Navigating the world of Special Education can be a confusing maze. I was an educator in the State of Georgia for over seven years and still found the process overwhelming when my four adopted children with special needs entered the public school. I offer assistance to parents of children with special needs.
As a former teacher in the State of Georgia and a parent of four children with special needs, I am able to bring dual perspectives to the table at IEP meetings and assist with achieving a truly individualized plan that achieves an appropriate education for your child.
I was a certified teacher in the State of Georgia for seven years including teaching middle school special education. I stopped teaching when my daughter and I followed my husband to his military assignment in upstate New York. While stationed there, we went on a list to foster/adopt and within hours our life completely changed. We went from one child to six children within about six months. We were blessed to be able to adopt four of our children and raise our oldest daughter as our own. My oldest daughters are now 23 and 24 and both living on their own and doing well. My husband is now retired from the Army.
My younger four children are all sixth grade and younger and each have disabilities and special needs. All the letters in the diagnosis labels and acronyms used in the educational and medical communities sometimes make me feel as though I live in a world of alphabet soup. Along the way, I have learned a lot about ADHD, Epilepsy, Autism, Dyslexia, Written Expression Disorder, Sensory Integration Dysfunction, Auditory Processing Disorder, Receptive / Expressive Language Disorders, Processing Deficits, Visual Motor Integration and so many other areas.
I also became very aware that the school system personnel have great intentions but often do not have the training, expertise or time to develop a truly individualized and appropriate plan for my children. As a former teacher, I understand the many expectations that teachers are expected to fulfill for a large classroom with children who all have different needs and learning styles. I also understand the hierarchy within the school system and that often the individuals in school meetings are often operating based on their prior experiences of what has been done, worked for another child or what they have been told from someone else.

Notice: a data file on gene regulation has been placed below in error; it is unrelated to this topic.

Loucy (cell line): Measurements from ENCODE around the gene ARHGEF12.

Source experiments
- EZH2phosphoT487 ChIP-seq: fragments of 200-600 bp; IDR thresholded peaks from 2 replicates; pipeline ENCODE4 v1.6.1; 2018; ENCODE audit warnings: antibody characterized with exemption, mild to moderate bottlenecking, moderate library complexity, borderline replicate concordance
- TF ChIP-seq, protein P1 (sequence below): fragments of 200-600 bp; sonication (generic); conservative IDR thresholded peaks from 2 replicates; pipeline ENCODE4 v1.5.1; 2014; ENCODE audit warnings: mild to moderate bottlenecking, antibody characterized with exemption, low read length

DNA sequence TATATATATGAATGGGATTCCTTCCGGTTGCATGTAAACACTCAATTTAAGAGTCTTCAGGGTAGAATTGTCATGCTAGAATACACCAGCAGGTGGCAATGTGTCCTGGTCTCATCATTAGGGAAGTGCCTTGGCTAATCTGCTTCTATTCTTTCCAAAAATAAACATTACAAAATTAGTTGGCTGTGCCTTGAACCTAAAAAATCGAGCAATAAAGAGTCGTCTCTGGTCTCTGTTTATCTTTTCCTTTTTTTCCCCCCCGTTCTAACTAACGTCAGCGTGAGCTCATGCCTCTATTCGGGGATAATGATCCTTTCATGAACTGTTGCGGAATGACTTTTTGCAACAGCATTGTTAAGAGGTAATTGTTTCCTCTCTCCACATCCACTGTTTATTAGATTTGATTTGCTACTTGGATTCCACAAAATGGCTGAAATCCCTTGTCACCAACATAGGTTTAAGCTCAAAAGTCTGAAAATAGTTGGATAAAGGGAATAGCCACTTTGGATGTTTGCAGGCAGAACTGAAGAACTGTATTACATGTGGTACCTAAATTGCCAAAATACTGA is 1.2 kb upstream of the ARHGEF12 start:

I began training as an advocate in order to combine my prior work as a part of the educational system with my current journey of working with the school system to have my children’s needs met in the school environment. I understand the “system” from both sides and I feel that allows me to assist the parents and the school to see each other’s point of view and work collaboratively for the benefit of the child. Parents often need someone at their side to assist them with understanding the rules of the game and how to play it nicely but effectively in order to get the appropriate services for their child.
Achieving Appropriate Educational Plans
Determining what a child’s strengths and weaknesses are and how to best meet that child’s needs is not simply the job of the school system. Parents have a right and a responsibility to be full members of their child’s educational team. An advocate can assist you with understanding your child’s needs and assist you with developing an effective plan in collaboration with the school system. An advocate can support you through the process and give you objective opinions.
Has your child been comprehensively evaluated in all areas of suspected disability?
Does your child's IEP contain an accurate description of his or her strengths and weaknesses?
Does your child's IEP contain goals and objectives that are designed for the child to make meaningful educational progress in all areas of weakness?
Does your child receive the appropriate related services (speech and language therapy, occupational therapy, special transportation) that will assist the child with making meaningful progress in his or her education?
Is your child in the least restrictive environment to be educated? Is enough time spent with neurotypical same-age peers that are good role models for making progress?
Does your child have behaviors that are a direct or indirect result of the child's disability? Are these addressed as a part of the individualized plan or treated as discipline issues?
Do you feel like a full participating member of your child's educational team? Are your questions and concerns fully considered in IEP team meetings?